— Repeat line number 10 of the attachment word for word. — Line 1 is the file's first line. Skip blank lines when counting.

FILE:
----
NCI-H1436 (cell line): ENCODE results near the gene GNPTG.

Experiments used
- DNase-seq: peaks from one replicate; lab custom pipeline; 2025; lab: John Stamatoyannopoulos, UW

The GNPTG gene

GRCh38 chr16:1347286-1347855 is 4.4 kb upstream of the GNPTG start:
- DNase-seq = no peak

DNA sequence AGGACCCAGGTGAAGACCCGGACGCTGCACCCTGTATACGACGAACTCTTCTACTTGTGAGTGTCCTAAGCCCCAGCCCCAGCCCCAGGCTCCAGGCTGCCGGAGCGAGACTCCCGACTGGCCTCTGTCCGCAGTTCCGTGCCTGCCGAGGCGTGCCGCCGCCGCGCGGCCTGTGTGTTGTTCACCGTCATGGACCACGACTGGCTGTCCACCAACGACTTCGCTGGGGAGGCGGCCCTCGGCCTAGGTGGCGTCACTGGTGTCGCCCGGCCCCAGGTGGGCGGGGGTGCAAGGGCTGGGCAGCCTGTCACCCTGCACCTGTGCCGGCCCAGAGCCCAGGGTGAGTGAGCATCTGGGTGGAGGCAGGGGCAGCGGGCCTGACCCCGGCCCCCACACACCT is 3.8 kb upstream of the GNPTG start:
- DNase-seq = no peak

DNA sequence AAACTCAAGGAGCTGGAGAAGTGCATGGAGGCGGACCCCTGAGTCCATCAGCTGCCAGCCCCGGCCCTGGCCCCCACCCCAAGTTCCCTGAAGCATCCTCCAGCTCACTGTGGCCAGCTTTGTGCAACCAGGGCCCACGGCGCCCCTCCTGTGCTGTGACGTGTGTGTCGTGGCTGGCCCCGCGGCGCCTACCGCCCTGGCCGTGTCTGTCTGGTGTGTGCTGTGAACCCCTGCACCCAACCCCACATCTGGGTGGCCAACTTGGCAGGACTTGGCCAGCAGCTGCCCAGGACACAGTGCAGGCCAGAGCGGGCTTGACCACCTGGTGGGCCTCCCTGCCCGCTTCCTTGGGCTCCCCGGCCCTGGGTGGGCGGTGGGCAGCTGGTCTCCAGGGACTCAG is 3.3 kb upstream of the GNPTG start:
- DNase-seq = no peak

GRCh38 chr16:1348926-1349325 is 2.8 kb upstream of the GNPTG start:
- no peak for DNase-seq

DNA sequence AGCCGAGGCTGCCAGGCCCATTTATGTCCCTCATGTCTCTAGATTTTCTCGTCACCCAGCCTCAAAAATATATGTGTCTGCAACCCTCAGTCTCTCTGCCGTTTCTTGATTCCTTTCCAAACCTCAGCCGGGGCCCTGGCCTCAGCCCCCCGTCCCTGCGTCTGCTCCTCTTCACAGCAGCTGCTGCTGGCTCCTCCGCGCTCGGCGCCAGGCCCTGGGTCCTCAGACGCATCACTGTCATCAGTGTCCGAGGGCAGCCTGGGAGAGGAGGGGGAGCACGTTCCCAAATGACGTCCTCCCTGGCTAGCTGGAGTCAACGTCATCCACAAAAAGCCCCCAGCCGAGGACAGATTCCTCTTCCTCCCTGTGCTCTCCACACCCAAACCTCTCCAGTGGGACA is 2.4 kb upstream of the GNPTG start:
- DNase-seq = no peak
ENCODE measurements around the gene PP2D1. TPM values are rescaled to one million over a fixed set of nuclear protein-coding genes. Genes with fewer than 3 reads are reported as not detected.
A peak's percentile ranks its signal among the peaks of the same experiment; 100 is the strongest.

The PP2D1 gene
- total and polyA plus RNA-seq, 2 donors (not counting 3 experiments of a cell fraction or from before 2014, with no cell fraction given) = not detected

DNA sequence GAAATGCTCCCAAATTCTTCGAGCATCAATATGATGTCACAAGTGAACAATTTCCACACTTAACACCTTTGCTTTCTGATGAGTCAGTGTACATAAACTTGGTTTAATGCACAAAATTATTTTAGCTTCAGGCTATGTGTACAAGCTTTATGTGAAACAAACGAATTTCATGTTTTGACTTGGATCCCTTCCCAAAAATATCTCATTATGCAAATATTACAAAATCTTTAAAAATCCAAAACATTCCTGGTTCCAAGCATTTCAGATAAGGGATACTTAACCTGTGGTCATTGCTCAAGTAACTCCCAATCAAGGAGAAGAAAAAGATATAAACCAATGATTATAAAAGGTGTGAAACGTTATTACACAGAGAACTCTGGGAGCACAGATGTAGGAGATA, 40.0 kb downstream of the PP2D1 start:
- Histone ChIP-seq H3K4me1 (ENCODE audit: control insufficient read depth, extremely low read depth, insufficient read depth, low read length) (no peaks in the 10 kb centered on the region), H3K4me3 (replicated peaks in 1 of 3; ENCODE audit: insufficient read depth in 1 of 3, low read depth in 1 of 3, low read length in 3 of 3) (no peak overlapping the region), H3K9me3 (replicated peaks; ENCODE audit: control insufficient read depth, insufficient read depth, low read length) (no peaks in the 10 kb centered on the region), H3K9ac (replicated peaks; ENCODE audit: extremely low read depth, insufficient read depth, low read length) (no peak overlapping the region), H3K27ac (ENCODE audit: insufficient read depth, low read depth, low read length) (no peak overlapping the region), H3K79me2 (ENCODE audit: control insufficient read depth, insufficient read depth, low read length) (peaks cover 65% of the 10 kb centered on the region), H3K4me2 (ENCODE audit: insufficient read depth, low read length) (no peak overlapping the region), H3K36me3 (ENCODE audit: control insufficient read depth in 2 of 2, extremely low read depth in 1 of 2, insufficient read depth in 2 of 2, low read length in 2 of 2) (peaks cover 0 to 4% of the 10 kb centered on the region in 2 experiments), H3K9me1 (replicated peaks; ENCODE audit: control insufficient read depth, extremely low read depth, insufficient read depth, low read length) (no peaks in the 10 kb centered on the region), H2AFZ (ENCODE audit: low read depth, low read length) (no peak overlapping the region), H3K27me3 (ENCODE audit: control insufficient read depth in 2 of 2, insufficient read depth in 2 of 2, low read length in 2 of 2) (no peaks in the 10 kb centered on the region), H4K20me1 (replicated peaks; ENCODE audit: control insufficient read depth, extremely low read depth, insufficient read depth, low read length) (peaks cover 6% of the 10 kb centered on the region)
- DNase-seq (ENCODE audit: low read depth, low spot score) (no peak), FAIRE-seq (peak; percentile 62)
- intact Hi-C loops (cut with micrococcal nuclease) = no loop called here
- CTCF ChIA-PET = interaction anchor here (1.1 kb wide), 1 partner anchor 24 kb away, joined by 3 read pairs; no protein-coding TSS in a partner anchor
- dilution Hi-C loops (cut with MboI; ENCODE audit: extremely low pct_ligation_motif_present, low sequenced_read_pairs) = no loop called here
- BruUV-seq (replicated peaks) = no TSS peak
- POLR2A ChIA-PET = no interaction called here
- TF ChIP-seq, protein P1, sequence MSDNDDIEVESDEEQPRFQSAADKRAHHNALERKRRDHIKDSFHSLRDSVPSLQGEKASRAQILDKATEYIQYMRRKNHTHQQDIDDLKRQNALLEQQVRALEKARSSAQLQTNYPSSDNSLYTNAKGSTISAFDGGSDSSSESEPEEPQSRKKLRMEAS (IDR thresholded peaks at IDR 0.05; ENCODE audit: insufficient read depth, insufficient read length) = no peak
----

- DNase-seq = no peak